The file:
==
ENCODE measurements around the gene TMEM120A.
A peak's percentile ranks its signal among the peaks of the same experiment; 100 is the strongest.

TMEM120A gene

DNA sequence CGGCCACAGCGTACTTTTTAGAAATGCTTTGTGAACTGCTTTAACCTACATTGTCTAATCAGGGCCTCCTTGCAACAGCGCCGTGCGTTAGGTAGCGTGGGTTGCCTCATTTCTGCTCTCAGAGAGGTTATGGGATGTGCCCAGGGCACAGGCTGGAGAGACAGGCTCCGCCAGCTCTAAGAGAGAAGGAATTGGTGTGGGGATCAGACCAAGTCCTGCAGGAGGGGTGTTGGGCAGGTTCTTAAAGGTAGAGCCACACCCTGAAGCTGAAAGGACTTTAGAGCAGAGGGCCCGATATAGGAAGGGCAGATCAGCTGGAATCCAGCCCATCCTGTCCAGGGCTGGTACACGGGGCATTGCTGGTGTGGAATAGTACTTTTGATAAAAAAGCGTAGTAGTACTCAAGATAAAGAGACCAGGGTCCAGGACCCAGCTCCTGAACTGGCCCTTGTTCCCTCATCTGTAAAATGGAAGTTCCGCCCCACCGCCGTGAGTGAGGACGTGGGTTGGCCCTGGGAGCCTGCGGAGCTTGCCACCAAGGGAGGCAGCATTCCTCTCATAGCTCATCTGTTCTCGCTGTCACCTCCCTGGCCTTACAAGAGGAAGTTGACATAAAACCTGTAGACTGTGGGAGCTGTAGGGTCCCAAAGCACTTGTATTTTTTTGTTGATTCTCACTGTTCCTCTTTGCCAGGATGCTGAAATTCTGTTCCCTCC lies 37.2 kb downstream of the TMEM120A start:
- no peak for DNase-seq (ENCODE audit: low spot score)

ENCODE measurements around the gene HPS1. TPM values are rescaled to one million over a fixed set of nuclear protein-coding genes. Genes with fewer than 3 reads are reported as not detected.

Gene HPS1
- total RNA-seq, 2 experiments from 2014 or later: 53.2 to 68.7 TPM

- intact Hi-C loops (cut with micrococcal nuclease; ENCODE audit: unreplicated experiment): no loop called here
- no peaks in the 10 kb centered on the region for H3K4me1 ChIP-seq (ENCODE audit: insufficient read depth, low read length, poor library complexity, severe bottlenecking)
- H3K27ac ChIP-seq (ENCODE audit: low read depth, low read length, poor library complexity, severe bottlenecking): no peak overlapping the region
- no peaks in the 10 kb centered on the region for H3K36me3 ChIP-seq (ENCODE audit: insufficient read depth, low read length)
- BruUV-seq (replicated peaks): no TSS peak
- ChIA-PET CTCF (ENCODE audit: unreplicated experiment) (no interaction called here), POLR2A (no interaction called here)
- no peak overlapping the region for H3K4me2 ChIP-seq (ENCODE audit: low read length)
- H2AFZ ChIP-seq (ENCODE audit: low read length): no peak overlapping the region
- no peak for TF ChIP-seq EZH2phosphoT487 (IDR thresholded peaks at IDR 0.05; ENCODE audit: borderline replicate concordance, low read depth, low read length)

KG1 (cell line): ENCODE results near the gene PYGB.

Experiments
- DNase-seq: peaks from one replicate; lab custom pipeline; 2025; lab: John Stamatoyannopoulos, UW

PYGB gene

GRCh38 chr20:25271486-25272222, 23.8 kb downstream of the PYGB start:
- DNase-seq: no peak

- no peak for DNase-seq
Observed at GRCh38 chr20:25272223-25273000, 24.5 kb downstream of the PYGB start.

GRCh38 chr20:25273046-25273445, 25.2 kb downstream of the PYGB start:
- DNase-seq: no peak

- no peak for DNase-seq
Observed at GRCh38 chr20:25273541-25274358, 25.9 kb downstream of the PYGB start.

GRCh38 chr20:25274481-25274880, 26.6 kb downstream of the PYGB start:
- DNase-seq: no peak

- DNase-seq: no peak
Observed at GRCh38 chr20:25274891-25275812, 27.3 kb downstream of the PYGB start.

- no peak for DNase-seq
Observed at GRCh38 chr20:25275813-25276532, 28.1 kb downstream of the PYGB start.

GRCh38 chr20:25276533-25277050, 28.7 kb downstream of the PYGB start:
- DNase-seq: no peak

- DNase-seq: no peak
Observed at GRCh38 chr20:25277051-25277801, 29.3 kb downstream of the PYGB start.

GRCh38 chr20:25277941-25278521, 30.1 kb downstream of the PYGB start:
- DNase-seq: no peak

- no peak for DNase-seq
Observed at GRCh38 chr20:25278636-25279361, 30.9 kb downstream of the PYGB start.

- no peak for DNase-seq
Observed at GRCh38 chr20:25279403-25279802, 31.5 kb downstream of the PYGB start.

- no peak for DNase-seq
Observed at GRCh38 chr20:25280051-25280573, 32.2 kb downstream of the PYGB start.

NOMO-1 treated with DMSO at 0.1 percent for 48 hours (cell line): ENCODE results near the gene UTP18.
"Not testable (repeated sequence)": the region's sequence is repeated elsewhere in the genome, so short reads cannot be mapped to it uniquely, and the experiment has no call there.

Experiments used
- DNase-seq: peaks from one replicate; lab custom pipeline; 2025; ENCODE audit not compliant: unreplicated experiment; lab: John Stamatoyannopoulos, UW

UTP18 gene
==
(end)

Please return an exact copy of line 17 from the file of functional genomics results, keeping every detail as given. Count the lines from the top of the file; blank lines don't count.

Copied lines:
- no peak for TF ChIP-seq EZH2phosphoT487 (IDR thresholded peaks at IDR 0.05; ENCODE audit: borderline replicate concordance, low read depth, low read length)